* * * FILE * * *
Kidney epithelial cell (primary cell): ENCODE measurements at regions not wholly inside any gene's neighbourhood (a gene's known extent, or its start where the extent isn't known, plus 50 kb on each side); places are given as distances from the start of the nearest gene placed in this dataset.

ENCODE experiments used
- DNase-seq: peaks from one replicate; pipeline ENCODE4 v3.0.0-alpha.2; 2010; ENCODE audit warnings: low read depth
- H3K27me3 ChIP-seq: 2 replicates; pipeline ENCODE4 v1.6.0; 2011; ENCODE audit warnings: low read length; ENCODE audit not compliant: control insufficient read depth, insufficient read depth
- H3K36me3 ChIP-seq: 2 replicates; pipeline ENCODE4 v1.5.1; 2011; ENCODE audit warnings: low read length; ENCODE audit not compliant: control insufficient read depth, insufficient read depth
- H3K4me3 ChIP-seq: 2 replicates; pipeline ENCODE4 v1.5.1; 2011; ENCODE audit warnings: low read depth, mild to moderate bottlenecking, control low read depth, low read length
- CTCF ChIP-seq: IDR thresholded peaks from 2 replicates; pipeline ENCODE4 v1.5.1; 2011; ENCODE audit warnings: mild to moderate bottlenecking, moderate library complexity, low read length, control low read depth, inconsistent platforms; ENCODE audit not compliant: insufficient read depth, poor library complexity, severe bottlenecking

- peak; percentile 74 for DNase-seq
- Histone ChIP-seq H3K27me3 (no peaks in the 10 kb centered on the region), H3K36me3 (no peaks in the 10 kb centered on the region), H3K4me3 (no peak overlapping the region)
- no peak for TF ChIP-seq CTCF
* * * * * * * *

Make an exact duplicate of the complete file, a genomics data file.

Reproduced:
Kidney epithelial cell (primary cell): ENCODE measurements at regions not wholly inside any gene's neighbourhood (a gene's known extent, or its start where the extent isn't known, plus 50 kb on each side); places are given as distances from the start of the nearest gene placed in this dataset.

ENCODE experiments used
- DNase-seq: peaks from one replicate; pipeline ENCODE4 v3.0.0-alpha.2; 2010; ENCODE audit warnings: low read depth
- H3K27me3 ChIP-seq: 2 replicates; pipeline ENCODE4 v1.6.0; 2011; ENCODE audit warnings: low read length; ENCODE audit not compliant: control insufficient read depth, insufficient read depth
- H3K36me3 ChIP-seq: 2 replicates; pipeline ENCODE4 v1.5.1; 2011; ENCODE audit warnings: low read length; ENCODE audit not compliant: control insufficient read depth, insufficient read depth
- H3K4me3 ChIP-seq: 2 replicates; pipeline ENCODE4 v1.5.1; 2011; ENCODE audit warnings: low read depth, mild to moderate bottlenecking, control low read depth, low read length
- CTCF ChIP-seq: IDR thresholded peaks from 2 replicates; pipeline ENCODE4 v1.5.1; 2011; ENCODE audit warnings: mild to moderate bottlenecking, moderate library complexity, low read length, control low read depth, inconsistent platforms; ENCODE audit not compliant: insufficient read depth, poor library complexity, severe bottlenecking

- peak; percentile 74 for DNase-seq
- Histone ChIP-seq H3K27me3 (no peaks in the 10 kb centered on the region), H3K36me3 (no peaks in the 10 kb centered on the region), H3K4me3 (no peak overlapping the region)
- no peak for TF ChIP-seq CTCF